In his book Arctic Dreams, the American author Barry Lopez writes:
"...language is not something man imposes on the land. It evolves in his conversation with the land - in testing the sea ice with the toe of a kamik, in the eating of a wild berry...A long-lived inquiry produces a discriminating language. The very order of the language, the ecology of its sounds and thoughts, derives from the mind's intercourse with the landscape."
As I walked to work today, I wondered about the intercourse of minds with the landscape in my own community, and the effect this may have on our language and therefore on our perception of our own environment. (Incidentally, the German word Umwelt, meaning 'environment' but which I translate literally as 'world around oneself' helps me understand better what we mean by 'environment').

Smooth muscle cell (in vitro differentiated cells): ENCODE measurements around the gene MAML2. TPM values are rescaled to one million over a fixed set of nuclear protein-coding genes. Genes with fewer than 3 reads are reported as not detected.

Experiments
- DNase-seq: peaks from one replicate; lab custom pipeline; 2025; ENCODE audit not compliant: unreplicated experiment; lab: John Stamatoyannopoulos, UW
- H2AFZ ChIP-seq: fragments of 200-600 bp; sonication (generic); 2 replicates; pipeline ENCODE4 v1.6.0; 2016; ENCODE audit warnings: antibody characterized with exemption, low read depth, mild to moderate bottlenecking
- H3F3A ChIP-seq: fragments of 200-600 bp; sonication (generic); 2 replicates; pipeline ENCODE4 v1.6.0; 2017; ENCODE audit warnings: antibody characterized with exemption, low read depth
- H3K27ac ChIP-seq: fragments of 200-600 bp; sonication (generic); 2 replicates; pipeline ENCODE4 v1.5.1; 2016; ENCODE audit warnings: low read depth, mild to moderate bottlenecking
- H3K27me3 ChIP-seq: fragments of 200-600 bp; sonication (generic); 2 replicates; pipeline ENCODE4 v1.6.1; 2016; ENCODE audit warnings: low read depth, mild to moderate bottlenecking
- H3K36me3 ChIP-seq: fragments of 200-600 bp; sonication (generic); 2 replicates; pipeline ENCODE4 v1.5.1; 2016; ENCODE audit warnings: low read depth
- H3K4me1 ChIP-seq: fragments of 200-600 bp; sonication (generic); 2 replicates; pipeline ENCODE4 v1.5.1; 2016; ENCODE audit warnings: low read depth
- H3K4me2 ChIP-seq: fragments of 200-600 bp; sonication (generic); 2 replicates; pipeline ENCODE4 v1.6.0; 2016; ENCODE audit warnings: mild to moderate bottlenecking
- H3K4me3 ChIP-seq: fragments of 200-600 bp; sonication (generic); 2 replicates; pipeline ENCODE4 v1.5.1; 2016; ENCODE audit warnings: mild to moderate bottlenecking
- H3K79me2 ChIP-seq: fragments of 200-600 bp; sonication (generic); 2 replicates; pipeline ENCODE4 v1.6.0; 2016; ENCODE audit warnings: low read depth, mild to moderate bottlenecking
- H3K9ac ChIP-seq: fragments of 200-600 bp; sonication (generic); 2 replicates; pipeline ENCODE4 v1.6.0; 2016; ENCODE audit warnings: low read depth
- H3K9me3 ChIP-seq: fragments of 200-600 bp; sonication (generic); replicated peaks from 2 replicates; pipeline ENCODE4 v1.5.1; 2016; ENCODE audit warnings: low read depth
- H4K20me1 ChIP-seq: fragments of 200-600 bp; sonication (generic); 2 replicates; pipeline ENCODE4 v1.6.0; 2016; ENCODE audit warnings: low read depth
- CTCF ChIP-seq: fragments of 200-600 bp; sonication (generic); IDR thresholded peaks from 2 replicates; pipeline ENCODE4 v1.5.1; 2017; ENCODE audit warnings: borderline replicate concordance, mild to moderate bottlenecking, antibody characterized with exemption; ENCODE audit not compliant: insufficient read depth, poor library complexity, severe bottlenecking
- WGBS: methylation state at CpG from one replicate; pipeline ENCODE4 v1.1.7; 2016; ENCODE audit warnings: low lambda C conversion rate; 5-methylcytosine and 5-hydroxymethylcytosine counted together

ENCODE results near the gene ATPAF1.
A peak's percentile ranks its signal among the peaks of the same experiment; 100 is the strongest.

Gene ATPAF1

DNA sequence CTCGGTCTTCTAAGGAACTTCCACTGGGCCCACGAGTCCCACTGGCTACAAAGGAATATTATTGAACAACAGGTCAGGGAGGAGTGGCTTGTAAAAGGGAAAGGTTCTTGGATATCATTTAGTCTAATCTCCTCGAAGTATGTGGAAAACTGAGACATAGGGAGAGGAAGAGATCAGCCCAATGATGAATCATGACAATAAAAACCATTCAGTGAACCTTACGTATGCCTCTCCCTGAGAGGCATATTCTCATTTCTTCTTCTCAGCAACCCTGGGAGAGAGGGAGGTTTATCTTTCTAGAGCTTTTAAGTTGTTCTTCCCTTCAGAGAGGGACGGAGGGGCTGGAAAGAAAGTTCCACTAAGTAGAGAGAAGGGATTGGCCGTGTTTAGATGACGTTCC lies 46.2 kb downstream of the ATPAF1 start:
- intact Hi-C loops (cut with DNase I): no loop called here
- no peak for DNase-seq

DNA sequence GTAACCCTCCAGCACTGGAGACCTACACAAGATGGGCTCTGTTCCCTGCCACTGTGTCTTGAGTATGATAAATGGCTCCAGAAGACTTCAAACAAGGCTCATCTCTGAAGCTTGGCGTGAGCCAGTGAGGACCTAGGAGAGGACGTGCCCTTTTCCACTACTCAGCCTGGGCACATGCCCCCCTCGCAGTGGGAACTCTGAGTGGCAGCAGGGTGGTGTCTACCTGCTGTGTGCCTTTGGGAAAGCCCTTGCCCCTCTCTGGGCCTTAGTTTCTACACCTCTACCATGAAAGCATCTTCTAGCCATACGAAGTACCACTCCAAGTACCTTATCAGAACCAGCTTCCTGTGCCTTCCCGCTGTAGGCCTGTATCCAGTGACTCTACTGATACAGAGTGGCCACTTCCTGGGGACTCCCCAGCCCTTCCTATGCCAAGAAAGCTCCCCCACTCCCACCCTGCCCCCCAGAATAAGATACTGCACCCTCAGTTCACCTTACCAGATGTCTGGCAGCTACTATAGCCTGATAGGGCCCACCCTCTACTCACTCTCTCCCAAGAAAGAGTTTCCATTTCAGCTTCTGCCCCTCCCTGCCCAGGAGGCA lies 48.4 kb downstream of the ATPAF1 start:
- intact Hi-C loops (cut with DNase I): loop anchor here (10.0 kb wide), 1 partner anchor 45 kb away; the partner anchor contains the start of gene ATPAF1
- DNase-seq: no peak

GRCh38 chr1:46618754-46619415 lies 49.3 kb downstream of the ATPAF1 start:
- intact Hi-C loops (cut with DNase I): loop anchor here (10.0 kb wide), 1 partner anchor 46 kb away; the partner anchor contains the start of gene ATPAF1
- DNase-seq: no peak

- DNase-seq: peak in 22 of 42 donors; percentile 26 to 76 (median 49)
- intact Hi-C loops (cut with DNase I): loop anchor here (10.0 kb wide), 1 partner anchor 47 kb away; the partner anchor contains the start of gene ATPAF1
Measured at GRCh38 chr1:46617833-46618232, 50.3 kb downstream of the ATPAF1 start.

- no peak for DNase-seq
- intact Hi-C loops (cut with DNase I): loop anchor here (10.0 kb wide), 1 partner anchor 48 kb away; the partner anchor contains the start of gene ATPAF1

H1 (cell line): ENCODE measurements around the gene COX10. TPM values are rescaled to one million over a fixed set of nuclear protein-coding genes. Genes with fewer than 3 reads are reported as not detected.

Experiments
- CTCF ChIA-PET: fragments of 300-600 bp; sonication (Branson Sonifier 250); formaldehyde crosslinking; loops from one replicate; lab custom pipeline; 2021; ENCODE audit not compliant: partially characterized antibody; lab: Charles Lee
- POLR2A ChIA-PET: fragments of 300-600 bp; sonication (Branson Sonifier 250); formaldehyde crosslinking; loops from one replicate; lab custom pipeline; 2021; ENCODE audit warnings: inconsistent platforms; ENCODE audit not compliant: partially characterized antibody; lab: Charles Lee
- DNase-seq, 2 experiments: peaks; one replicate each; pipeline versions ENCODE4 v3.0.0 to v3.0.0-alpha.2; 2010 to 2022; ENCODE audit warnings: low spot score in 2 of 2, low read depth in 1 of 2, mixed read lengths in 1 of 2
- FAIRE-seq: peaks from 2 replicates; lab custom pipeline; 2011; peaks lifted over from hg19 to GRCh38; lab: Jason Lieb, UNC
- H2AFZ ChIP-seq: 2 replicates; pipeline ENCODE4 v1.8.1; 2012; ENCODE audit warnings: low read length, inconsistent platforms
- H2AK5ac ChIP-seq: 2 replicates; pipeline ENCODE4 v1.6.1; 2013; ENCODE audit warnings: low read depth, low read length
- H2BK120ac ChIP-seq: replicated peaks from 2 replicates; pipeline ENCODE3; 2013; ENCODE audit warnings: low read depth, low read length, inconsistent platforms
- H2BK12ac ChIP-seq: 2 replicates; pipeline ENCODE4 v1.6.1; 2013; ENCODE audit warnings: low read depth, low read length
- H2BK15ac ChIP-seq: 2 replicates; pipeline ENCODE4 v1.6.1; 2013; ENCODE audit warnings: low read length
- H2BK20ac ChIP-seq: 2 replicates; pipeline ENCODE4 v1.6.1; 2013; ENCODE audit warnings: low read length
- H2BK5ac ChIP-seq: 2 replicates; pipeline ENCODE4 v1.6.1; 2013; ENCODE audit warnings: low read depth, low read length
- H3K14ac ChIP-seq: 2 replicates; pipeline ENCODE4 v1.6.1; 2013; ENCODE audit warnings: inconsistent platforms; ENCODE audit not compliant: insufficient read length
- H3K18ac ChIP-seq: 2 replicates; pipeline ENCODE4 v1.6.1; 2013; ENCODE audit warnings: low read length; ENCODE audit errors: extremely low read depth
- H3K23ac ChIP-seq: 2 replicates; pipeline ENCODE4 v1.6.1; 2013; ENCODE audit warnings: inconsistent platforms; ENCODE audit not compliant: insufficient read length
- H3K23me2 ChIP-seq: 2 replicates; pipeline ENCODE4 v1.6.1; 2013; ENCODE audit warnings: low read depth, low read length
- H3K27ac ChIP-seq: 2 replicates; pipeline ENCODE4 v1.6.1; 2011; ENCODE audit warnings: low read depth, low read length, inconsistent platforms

If we're not letting our minds interact, study, perceive the landscape, what happens?
It makes me wonder whether it's a vicious cycle. The less time we spend outside, the less we understand; the more language we lose with which to describe our landscape and so more estranged we become from the natural world around us.
Perhaps today, then, I'd advocate spending just a little more time outside, looking, listening and letting our minds explore.